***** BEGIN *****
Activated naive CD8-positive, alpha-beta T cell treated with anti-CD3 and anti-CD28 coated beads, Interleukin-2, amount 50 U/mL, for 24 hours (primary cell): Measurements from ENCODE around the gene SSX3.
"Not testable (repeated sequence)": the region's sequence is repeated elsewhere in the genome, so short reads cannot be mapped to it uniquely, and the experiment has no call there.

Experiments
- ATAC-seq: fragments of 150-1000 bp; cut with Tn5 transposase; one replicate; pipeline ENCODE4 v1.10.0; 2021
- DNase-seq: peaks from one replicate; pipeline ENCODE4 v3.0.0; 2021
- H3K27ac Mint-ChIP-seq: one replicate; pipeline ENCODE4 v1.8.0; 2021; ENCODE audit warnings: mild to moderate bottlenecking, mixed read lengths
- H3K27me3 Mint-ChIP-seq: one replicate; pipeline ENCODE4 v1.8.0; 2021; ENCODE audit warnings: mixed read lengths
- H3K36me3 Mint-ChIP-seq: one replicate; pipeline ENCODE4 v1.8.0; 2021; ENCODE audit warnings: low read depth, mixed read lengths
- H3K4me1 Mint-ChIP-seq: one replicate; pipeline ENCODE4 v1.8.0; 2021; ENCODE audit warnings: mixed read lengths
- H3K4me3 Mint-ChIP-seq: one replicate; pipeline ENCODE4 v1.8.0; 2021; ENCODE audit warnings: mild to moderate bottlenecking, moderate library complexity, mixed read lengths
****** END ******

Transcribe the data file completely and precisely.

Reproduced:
Activated naive CD8-positive, alpha-beta T cell treated with anti-CD3 and anti-CD28 coated beads, Interleukin-2, amount 50 U/mL, for 24 hours (primary cell): Measurements from ENCODE around the gene SSX3.
"Not testable (repeated sequence)": the region's sequence is repeated elsewhere in the genome, so short reads cannot be mapped to it uniquely, and the experiment has no call there.

Experiments
- ATAC-seq: fragments of 150-1000 bp; cut with Tn5 transposase; one replicate; pipeline ENCODE4 v1.10.0; 2021
- DNase-seq: peaks from one replicate; pipeline ENCODE4 v3.0.0; 2021
- H3K27ac Mint-ChIP-seq: one replicate; pipeline ENCODE4 v1.8.0; 2021; ENCODE audit warnings: mild to moderate bottlenecking, mixed read lengths
- H3K27me3 Mint-ChIP-seq: one replicate; pipeline ENCODE4 v1.8.0; 2021; ENCODE audit warnings: mixed read lengths
- H3K36me3 Mint-ChIP-seq: one replicate; pipeline ENCODE4 v1.8.0; 2021; ENCODE audit warnings: low read depth, mixed read lengths
- H3K4me1 Mint-ChIP-seq: one replicate; pipeline ENCODE4 v1.8.0; 2021; ENCODE audit warnings: mixed read lengths
- H3K4me3 Mint-ChIP-seq: one replicate; pipeline ENCODE4 v1.8.0; 2021; ENCODE audit warnings: mild to moderate bottlenecking, moderate library complexity, mixed read lengths